The financial stakes in health care reform are pretty big for small business, according to a recent study. Reuters:
Small businesses would benefit significantly from an overhaul of the U.S. healthcare system even if they were required to help pay for the medical coverage of their employees, a study release on Thursday said.
The study commissioned by Small Business Majority, a nonprofit healthcare advocacy group, said small businesses could save as much as $855 billion over the next decade with a broad overhaul that aims to reduce costs and provide medical coverage to millions of uninsured.
Many small businesses are opposed to the idea of requiring employers to help pay for their workers’ medical coverage.
…The study by Massachusetts Institute of Technology professor Jonathan Gruber assumes lawmakers will include some tax benefits for small businesses that offer health insurance and penalty payments for employers who do not.
What proressives knows and some Senate Democrats don’t, when it comes to health reform (among other issues), ePluribus Media’s Carol White sums up as she concludes a three-part seires of posts on the America’s Future Now! conference.
The sweeping Democratic party victory in the last election signalled that a majority of Americans were no longer willing to buy the into the illusion pedalled by right-wing ideologues, that the magic of the market place and greed constituted the American Dream, now that more and more people were faced with a nightmare reality
…President Obama may or may not rise up to the challenge but much will depend on how successful grass-roots organizing will be in strengthening the clout of the Progressive Caucus in the House and Senate. As the polls show Americans are looking to the President and Congress to enact progressive legislation.
In a speech given on Jan.1941, FDR said:
The basic things expected by our people of their political and economic systems are simple. They are equality of opportunity for youth and for others; jobs for those who can work; security for those who need it; the ending of special privilege for the few.
That still represents the American Dream and defines the task before us.
CEOs In the Hot Seat
It’s been brewing for couple of days now, as the House Oversight and Government Reform Committee investigated claims that former Treasury Sec. Henry Paulson and Fed chairman Ben Bernanke pressured Bank of America chief Ken Lewis to take over Merrill Lynch. But the rhetoric around the investigate just ratcheted up an notch. BBC:
US lawmakers have accused the US Treasury of “putting a gun to the head” of Bank of America boss Ken Lewis over the bank’s takeover of Merrill Lynch.
The allegation, also leveled at the Federal Reserve, was made as Mr Lewis testified in front of Congressmen.
Mr Lewis said he had not been put under undue pressure and the takeover was in the best interests of shareholders.
Bank of America bought Merrill last year, a move that reduced its cash reserves when it needed them most.
The FDIC is keeping up the pressure on Citigroup, and CEO Vikram Pandit says the company “will continue to shrink” as it returns to its core. Businessweek:
Can you give shareholders a sense of how different Citi is today than it was, say, a year ago?
We’re a much smaller Citigroup. More important, we want to be Citicorp, not Citigroup, going forward. Citicorp is our global bank for consumers and businesses. At the same time, we’ve also decided there are some businesses we need to sell. We closed one of them, the Morgan Stanley Smith Barney joint venture. And we’re methodically selling and rationalizing what we call Citi Holdings.
So it sounds as though the jewel at Citicorp is plain-vanilla banking.
We are going back to our core. This is a unique franchise. We are in 109 countries around the world. We move $3 trillion to $9 trillion in cash every day around the world, and 99% of the Fortune 500 are our clients. And we have very strong regional banks, particularly in the emerging markets.
Move over, CEOs. Make room on that hot seat of yours. Financial disclosure forms reveal some top lawmakers are heavily invested in bailed-out firms. WaPo:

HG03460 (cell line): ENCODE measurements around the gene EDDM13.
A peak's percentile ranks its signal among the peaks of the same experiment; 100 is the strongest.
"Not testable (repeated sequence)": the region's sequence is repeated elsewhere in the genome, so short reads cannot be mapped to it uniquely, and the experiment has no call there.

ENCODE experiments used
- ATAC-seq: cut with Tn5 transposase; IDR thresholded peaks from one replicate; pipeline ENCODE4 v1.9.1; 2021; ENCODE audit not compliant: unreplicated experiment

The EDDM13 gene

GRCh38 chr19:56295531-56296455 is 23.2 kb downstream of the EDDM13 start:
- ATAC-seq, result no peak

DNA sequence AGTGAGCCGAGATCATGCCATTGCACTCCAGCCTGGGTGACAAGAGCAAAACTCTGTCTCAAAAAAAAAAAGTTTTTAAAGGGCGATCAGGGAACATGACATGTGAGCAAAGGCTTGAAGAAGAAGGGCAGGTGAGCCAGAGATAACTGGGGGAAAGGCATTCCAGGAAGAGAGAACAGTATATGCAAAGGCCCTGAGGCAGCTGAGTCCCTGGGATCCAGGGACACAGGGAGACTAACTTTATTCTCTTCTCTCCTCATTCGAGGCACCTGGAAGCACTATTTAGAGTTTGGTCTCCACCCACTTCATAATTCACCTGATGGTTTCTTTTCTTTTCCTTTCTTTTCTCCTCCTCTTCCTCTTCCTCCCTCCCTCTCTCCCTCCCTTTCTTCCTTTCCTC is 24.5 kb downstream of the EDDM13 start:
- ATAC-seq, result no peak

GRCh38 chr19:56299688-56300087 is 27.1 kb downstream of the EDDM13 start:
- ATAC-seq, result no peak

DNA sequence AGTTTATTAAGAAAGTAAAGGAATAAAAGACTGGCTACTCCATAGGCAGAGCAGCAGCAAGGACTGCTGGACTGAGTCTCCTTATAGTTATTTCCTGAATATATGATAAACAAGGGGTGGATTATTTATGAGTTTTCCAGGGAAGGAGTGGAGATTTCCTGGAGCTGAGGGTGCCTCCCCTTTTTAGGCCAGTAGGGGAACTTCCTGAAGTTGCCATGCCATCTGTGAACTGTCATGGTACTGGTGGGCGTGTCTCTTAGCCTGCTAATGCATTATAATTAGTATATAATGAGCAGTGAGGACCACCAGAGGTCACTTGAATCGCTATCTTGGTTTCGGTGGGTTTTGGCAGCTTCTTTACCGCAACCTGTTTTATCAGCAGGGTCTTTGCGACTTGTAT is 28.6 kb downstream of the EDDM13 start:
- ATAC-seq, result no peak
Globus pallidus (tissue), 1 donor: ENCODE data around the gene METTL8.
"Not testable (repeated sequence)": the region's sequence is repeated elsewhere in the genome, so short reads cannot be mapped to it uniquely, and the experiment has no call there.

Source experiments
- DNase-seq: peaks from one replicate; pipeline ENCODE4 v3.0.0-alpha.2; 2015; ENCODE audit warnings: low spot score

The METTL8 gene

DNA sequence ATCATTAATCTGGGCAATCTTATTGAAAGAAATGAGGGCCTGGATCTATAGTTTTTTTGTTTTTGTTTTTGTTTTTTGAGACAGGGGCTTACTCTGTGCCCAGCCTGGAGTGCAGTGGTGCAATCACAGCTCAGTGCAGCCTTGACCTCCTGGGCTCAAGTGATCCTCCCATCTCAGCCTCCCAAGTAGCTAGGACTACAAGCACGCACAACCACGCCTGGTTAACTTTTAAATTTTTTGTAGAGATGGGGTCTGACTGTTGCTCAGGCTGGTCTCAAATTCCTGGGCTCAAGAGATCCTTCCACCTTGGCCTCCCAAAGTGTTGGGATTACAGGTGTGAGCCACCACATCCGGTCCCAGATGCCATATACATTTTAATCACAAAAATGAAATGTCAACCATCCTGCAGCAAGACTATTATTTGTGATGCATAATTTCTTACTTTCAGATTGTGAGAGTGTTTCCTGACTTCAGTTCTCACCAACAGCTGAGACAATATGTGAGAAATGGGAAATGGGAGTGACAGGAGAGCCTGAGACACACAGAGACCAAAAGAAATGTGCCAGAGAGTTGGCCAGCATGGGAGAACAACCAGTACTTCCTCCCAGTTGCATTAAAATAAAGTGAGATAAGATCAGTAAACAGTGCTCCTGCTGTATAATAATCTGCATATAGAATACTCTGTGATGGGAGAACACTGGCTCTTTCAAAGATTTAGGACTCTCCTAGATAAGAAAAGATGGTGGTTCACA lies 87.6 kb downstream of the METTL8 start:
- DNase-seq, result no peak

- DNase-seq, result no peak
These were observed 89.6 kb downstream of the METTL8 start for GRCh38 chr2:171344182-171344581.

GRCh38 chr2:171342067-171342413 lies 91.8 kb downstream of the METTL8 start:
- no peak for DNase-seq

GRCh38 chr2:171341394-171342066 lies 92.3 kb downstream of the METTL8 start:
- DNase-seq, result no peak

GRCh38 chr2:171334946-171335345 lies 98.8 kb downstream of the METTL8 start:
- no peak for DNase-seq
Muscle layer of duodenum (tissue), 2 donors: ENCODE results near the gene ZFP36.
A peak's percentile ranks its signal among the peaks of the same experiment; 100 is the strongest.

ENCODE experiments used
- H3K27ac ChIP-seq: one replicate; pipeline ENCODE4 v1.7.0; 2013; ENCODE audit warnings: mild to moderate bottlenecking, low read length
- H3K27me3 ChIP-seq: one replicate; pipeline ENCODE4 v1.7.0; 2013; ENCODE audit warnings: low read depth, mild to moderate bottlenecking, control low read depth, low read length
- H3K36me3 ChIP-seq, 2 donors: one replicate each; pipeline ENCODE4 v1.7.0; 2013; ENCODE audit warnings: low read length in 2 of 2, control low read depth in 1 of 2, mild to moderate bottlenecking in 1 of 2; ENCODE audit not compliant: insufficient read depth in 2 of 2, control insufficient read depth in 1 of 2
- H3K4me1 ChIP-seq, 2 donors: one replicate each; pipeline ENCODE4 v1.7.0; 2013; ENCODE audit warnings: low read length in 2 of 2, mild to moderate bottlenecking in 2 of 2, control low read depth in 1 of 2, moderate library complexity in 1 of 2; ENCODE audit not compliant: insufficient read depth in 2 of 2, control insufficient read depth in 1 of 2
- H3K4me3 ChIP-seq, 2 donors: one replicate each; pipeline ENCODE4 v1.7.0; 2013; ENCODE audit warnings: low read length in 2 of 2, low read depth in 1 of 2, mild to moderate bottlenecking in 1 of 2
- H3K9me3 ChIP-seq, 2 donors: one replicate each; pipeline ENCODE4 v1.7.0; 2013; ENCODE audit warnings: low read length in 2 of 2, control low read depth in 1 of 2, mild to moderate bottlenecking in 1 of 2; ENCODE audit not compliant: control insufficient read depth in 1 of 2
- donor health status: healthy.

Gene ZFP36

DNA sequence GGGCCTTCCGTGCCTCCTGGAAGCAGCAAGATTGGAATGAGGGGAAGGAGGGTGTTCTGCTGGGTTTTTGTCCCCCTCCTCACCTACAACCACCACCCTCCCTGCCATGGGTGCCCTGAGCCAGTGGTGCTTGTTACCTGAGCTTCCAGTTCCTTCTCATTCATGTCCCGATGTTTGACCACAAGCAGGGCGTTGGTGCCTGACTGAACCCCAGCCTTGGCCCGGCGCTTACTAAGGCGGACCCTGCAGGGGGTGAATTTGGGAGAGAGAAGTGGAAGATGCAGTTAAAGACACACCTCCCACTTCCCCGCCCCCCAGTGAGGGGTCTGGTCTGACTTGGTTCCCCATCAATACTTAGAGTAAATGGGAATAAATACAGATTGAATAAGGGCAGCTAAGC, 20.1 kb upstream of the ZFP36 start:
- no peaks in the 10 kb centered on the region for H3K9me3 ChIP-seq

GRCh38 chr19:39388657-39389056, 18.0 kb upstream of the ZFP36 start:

From stock holdings to retirement funds to mortgages, more than 20 House leaders and members of the House Financial Services Committee had large personal stakes in the Wall Street powerhouses whose collapse last year led to an unprecedented government intervention in the marketplace. In some instances those lawmakers, like millions of other investors, sold their holdings at steep losses while others retained the stocks at greatly diminished value.
House Speaker Nancy Pelosi (D-Calif.) and her husband lost hundreds of thousands of dollars investing in American International Group, which has received $170 billion in government loans and cash injections, making it by far the largest recipient of federal bailout dollars. Republican Whip Eric Cantor (R-Va.) and his wife held stock, retirement plans and other investments worth at least $183,000 and as much as $495,000 in firms benefiting from federal government rescue efforts, including Goldman Sachs and Morgan Stanley.
…The disclosure forms require lawmakers to reveal a broad range of personal holdings and liabilities but not the precise value. Lawmakers are not required to disclose any information about their primary residence, only on rental properties that they own, and they do not have to reveal the terms of those mortgages. Also, Congress requires only that lawmakers list the place of employment and board memberships for spouses, not their annual salaries or director’s fees received by spouses.
Some ethics watchdogs were critical of members of Congress for investing directly in companies they oversee. “You wonder if they’re voting on things because it’s good for the country or because it would increase their personal wealth,” said Melanie Sloan, executive director of Citizens for Responsibility and Ethics in Washington.
It’s (Still) the Economy
Earlier this week, the Fed said that while the economy hasn’t quite turned the corner yet, Americans overall mood is improving. Maybe the Fed should tell that to working Americans facing tough times in this downturn. USAToday:
The employed worked fewer hours in May – an average of just 33.1 hours a week — than at any time since the Bureau of Labor Statistics began counting in 1964. Part-time work is at a record high. Overtime is at a record low.
The magnitude of job losses — 6 million jobs gone, a 9.4% unemployment rate — has overshadowed the groundbreaking nature of the nation’s employment troubles, especially the financial decline of those still working.
“You can rip a whole chapter out of your Economics 101 textbook because the job market isn’t behaving the way we were taught,” says David Rosenberg, chief economist at money manager Gluskin Sheff and Associates.
Even working people have less to spend.
Not to mention the drop in wealth that all of the above amounts to for American families, to the tune of a $1.3 trillion drop in household net worth. Reuters.